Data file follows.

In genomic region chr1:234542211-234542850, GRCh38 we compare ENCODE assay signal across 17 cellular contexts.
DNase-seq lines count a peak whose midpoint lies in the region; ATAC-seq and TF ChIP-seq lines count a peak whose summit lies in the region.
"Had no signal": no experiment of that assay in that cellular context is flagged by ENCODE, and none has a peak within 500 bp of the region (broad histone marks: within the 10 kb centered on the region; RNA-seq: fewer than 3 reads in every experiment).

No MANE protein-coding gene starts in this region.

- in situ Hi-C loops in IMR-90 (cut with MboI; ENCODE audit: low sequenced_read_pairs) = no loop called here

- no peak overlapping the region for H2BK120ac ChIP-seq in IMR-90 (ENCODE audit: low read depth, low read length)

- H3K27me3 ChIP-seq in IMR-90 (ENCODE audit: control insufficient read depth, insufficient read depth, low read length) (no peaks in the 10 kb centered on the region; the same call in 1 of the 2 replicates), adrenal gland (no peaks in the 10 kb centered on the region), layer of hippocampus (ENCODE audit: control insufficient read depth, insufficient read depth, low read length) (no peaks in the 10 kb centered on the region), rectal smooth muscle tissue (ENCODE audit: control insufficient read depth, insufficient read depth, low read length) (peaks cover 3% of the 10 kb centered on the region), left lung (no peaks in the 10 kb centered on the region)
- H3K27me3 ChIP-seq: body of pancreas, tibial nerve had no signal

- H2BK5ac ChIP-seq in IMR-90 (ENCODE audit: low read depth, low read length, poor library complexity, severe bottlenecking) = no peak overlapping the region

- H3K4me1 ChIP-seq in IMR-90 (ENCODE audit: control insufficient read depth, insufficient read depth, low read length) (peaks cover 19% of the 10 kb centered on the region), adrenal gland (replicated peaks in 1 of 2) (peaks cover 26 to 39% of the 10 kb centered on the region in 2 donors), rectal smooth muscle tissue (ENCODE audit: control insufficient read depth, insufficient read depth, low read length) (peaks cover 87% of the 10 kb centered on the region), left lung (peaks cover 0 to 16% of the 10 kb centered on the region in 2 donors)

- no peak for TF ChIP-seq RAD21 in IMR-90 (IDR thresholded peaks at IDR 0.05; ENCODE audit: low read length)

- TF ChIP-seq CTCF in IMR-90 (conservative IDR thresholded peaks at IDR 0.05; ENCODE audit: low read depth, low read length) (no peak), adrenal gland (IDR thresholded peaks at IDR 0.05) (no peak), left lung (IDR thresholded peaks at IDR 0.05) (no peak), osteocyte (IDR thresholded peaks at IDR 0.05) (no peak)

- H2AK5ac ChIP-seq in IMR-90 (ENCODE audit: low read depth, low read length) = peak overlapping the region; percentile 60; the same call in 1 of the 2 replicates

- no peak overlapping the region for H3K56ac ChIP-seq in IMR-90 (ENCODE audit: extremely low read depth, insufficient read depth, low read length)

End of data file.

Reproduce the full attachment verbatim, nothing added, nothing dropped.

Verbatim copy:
In genomic region chr1:234542211-234542850, GRCh38 we compare ENCODE assay signal across 17 cellular contexts.
DNase-seq lines count a peak whose midpoint lies in the region; ATAC-seq and TF ChIP-seq lines count a peak whose summit lies in the region.
"Had no signal": no experiment of that assay in that cellular context is flagged by ENCODE, and none has a peak within 500 bp of the region (broad histone marks: within the 10 kb centered on the region; RNA-seq: fewer than 3 reads in every experiment).

No MANE protein-coding gene starts in this region.

- in situ Hi-C loops in IMR-90 (cut with MboI; ENCODE audit: low sequenced_read_pairs) = no loop called here

- no peak overlapping the region for H2BK120ac ChIP-seq in IMR-90 (ENCODE audit: low read depth, low read length)

- H3K27me3 ChIP-seq in IMR-90 (ENCODE audit: control insufficient read depth, insufficient read depth, low read length) (no peaks in the 10 kb centered on the region; the same call in 1 of the 2 replicates), adrenal gland (no peaks in the 10 kb centered on the region), layer of hippocampus (ENCODE audit: control insufficient read depth, insufficient read depth, low read length) (no peaks in the 10 kb centered on the region), rectal smooth muscle tissue (ENCODE audit: control insufficient read depth, insufficient read depth, low read length) (peaks cover 3% of the 10 kb centered on the region), left lung (no peaks in the 10 kb centered on the region)
- H3K27me3 ChIP-seq: body of pancreas, tibial nerve had no signal

- H2BK5ac ChIP-seq in IMR-90 (ENCODE audit: low read depth, low read length, poor library complexity, severe bottlenecking) = no peak overlapping the region

- H3K4me1 ChIP-seq in IMR-90 (ENCODE audit: control insufficient read depth, insufficient read depth, low read length) (peaks cover 19% of the 10 kb centered on the region), adrenal gland (replicated peaks in 1 of 2) (peaks cover 26 to 39% of the 10 kb centered on the region in 2 donors), rectal smooth muscle tissue (ENCODE audit: control insufficient read depth, insufficient read depth, low read length) (peaks cover 87% of the 10 kb centered on the region), left lung (peaks cover 0 to 16% of the 10 kb centered on the region in 2 donors)

- no peak for TF ChIP-seq RAD21 in IMR-90 (IDR thresholded peaks at IDR 0.05; ENCODE audit: low read length)

- TF ChIP-seq CTCF in IMR-90 (conservative IDR thresholded peaks at IDR 0.05; ENCODE audit: low read depth, low read length) (no peak), adrenal gland (IDR thresholded peaks at IDR 0.05) (no peak), left lung (IDR thresholded peaks at IDR 0.05) (no peak), osteocyte (IDR thresholded peaks at IDR 0.05) (no peak)

- H2AK5ac ChIP-seq in IMR-90 (ENCODE audit: low read depth, low read length) = peak overlapping the region; percentile 60; the same call in 1 of the 2 replicates

- no peak overlapping the region for H3K56ac ChIP-seq in IMR-90 (ENCODE audit: extremely low read depth, insufficient read depth, low read length)